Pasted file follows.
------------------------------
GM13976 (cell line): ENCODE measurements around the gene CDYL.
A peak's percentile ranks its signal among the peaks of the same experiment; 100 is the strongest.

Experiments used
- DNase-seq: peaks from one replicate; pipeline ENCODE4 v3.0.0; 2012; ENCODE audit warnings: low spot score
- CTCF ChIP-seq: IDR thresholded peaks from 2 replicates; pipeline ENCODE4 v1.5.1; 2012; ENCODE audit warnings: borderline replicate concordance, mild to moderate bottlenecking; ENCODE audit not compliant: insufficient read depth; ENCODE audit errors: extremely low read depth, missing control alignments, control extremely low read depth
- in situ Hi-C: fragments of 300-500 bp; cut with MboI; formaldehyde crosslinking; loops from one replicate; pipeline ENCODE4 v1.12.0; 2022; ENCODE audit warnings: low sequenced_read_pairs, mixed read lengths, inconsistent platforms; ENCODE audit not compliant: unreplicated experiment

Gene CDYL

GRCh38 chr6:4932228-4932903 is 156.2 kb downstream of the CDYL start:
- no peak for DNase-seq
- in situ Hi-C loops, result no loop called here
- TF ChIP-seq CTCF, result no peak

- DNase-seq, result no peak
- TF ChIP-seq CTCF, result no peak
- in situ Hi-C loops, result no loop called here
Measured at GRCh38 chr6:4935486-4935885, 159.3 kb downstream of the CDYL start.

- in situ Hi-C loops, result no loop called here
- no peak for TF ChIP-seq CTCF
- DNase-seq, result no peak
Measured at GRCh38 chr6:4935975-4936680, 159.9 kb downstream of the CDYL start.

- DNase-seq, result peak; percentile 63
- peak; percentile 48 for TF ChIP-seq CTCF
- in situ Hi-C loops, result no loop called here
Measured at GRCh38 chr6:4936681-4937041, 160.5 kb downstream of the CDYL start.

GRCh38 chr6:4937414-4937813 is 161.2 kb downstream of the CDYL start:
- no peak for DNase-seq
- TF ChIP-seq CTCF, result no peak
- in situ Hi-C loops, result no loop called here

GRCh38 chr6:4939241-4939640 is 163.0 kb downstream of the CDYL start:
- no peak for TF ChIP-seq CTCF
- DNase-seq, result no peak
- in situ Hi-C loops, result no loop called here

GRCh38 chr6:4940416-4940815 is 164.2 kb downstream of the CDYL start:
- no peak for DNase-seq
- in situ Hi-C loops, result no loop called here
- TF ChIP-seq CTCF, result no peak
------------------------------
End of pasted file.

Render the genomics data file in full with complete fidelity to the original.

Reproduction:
GM13976 (cell line): ENCODE measurements around the gene CDYL.
A peak's percentile ranks its signal among the peaks of the same experiment; 100 is the strongest.

Experiments used
- DNase-seq: peaks from one replicate; pipeline ENCODE4 v3.0.0; 2012; ENCODE audit warnings: low spot score
- CTCF ChIP-seq: IDR thresholded peaks from 2 replicates; pipeline ENCODE4 v1.5.1; 2012; ENCODE audit warnings: borderline replicate concordance, mild to moderate bottlenecking; ENCODE audit not compliant: insufficient read depth; ENCODE audit errors: extremely low read depth, missing control alignments, control extremely low read depth
- in situ Hi-C: fragments of 300-500 bp; cut with MboI; formaldehyde crosslinking; loops from one replicate; pipeline ENCODE4 v1.12.0; 2022; ENCODE audit warnings: low sequenced_read_pairs, mixed read lengths, inconsistent platforms; ENCODE audit not compliant: unreplicated experiment

Gene CDYL

GRCh38 chr6:4932228-4932903 is 156.2 kb downstream of the CDYL start:
- no peak for DNase-seq
- in situ Hi-C loops, result no loop called here
- TF ChIP-seq CTCF, result no peak

- DNase-seq, result no peak
- TF ChIP-seq CTCF, result no peak
- in situ Hi-C loops, result no loop called here
Measured at GRCh38 chr6:4935486-4935885, 159.3 kb downstream of the CDYL start.

- in situ Hi-C loops, result no loop called here
- no peak for TF ChIP-seq CTCF
- DNase-seq, result no peak
Measured at GRCh38 chr6:4935975-4936680, 159.9 kb downstream of the CDYL start.

- DNase-seq, result peak; percentile 63
- peak; percentile 48 for TF ChIP-seq CTCF
- in situ Hi-C loops, result no loop called here
Measured at GRCh38 chr6:4936681-4937041, 160.5 kb downstream of the CDYL start.

GRCh38 chr6:4937414-4937813 is 161.2 kb downstream of the CDYL start:
- no peak for DNase-seq
- TF ChIP-seq CTCF, result no peak
- in situ Hi-C loops, result no loop called here

GRCh38 chr6:4939241-4939640 is 163.0 kb downstream of the CDYL start:
- no peak for TF ChIP-seq CTCF
- DNase-seq, result no peak
- in situ Hi-C loops, result no loop called here

GRCh38 chr6:4940416-4940815 is 164.2 kb downstream of the CDYL start:
- no peak for DNase-seq
- in situ Hi-C loops, result no loop called here
- TF ChIP-seq CTCF, result no peak